Regenerative semi-active suspensions can capture the previously dissipated vibration energy and convert it to usable electrical energy for powering on-board electronic devices, while achieve both the better ride comfort and improved road handling performance at the same time when certain control is applied. To achieve this objective, the power electronics interface circuit connecting the energy harvester and the electrical loads, which can perform simultaneous vibration control and energy harvesting function is in need. This paper utilized a buck-boost converter for simultaneous semi-active vibration control and energy harvesting with electromagnetic regenerative shock absorber, which utilizes a rotational generator to converter the vibration energy to electricity. It has been found that when the circuit works in discontinuous current mode (DCM), the ratio between the input voltage and current is only related to the duty cycle of the switch pulse width modulation signal. Using this property, the buck-boost converter can be used to perform semi-active vibration control by controlling the load connected between the terminals of the generator in the electromagnetic shock absorber. While performing the vibration control, the circuit always draw current from the shock absorber and the suspension remain dissipative, and the shock absorber takes no additional energy to perform the vibration control. The working principle and dynamics of the circuit has been analyzed and simulations were performed to validate the concept.

  11. Substrate independence of THz vibrational modes of polycrystalline thin films of molecular solids in waveguide THz-TDS

    NASA Astrophysics Data System (ADS)

    Harsha, S. Sree; Melinger, Joseph. S.; Qadri, S. B.; Grischkowsky, D.

    2012-01-01

    The influence of the metal substrate on the measurement of high resolution THz vibrational modes of molecular solids with the waveguide THz-TDS technique is investigated. The sample film of salicylic acid is studied using waveguide THz-TDS on three different metal substrates and two-surface passivated substrates. The independence of the observed THz vibrational modes to the metal substrate is demonstrated. Independently, surface passivation is presented as a viable experimental addition to the waveguide THz-TDS technique to aid the characterization of samples with known reactivity to metal surfaces.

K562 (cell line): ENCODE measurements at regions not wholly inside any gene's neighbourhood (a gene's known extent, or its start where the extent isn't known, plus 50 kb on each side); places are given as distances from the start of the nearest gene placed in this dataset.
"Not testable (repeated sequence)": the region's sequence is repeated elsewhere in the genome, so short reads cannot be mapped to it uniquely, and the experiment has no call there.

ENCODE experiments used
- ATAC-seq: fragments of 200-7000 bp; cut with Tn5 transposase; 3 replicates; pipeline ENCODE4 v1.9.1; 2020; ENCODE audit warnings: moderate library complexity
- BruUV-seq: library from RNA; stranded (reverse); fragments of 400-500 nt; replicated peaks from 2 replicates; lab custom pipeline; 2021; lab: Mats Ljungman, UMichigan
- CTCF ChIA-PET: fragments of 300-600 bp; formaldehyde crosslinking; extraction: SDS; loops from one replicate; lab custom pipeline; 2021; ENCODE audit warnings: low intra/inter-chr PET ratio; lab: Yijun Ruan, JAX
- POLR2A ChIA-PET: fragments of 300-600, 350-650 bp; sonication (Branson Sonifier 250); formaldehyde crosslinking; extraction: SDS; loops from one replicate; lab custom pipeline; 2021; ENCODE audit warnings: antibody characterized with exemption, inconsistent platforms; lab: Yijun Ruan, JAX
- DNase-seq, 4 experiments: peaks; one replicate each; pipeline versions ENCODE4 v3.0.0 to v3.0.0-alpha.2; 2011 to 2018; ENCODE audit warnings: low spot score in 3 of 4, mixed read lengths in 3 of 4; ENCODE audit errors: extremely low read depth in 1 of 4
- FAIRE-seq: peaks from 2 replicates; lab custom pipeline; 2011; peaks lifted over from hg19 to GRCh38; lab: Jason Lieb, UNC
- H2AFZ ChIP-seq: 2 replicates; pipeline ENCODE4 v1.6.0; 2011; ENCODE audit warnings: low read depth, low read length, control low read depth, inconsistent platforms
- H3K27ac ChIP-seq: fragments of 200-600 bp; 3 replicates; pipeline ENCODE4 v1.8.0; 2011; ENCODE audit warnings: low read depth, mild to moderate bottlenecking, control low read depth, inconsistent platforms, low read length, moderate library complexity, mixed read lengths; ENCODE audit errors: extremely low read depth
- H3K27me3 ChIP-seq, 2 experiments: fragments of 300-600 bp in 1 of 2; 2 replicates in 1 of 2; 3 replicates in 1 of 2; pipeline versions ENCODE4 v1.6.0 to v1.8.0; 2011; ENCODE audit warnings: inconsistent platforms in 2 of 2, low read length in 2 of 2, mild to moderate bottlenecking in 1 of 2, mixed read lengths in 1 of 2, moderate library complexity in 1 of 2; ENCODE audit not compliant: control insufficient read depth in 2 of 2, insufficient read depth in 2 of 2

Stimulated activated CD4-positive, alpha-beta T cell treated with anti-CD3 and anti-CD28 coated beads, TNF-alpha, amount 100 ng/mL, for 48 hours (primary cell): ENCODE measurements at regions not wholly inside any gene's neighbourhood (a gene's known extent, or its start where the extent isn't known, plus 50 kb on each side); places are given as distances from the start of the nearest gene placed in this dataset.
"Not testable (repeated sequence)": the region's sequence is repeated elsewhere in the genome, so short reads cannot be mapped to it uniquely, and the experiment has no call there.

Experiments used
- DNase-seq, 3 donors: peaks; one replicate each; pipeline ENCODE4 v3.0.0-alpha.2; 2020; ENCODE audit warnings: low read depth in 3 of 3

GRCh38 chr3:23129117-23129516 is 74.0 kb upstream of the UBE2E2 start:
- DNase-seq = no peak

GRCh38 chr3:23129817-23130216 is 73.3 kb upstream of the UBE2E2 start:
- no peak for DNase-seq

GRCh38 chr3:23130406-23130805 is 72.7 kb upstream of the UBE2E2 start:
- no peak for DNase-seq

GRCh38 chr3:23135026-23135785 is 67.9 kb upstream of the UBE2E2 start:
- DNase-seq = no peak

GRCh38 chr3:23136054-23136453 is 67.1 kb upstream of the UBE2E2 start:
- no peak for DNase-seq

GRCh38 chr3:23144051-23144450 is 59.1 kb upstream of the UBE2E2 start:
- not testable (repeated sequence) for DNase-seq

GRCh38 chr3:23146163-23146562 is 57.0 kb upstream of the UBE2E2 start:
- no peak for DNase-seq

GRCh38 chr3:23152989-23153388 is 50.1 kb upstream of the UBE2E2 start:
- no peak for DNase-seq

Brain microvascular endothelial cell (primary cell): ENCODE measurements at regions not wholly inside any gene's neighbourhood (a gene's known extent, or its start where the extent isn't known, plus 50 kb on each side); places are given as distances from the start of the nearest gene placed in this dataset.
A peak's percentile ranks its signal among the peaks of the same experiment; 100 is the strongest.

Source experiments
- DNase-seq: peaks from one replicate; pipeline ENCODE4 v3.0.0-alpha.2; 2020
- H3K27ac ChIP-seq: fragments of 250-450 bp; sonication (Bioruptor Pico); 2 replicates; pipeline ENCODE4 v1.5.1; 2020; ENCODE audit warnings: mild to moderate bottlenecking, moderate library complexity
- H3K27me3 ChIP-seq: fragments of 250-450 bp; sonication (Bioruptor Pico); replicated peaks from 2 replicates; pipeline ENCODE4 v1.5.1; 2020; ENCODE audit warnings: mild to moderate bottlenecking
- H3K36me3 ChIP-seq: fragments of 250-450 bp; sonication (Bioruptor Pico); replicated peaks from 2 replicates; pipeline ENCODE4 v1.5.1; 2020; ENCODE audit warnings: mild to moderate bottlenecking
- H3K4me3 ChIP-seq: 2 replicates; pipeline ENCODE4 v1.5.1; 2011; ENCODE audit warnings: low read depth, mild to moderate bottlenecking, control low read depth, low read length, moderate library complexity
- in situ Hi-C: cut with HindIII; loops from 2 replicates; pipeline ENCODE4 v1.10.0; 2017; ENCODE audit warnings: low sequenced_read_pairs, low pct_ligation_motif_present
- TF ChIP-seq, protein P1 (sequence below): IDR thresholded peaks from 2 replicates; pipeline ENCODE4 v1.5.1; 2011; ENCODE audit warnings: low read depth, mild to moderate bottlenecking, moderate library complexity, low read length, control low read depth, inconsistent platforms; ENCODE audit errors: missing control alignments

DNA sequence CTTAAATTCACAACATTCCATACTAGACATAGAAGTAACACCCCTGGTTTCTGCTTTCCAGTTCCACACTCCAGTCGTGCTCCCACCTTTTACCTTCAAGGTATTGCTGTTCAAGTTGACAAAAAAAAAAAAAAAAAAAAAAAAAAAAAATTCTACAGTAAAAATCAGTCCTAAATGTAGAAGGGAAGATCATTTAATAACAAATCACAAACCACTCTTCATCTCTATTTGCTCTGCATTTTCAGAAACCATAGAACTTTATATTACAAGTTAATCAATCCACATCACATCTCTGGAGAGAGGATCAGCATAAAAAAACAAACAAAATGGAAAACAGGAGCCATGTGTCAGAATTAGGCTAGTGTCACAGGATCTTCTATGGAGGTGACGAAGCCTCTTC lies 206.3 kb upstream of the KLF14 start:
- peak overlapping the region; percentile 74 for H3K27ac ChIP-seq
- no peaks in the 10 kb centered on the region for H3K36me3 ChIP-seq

12. Vibration control through passive constrained layer damping and active control

    NASA Astrophysics Data System (ADS)

    Lam, Margaretha J.; Inman, Daniel J.; Saunders, William R.

    1997-05-01

    To add damping to systems, viscoelastic materials (VEM) are added to structures. In order to enhance the damping effects of the VEM, a constraining layer is attached. When this constraining layer is an active element, the treatment is called active constrained layer damping (ACLD). Recently, the investigation of ACLD treatments has shown it to be an effective method of vibration suppression. In this paper, the treatment of a beam with a separate active element and passive constrained layer (PCLD) element is investigated. A Ritz- Galerkin approach is used to obtain discretized equations of motion. The damping is modeled using the GHM method and the system is analyzed in the time domain. By optimizing on the performance and control effort for both the active and passive case, it is shown that this treatment is capable of lower control effort with more inherent damping, and is therefore a better approach to damp vibration.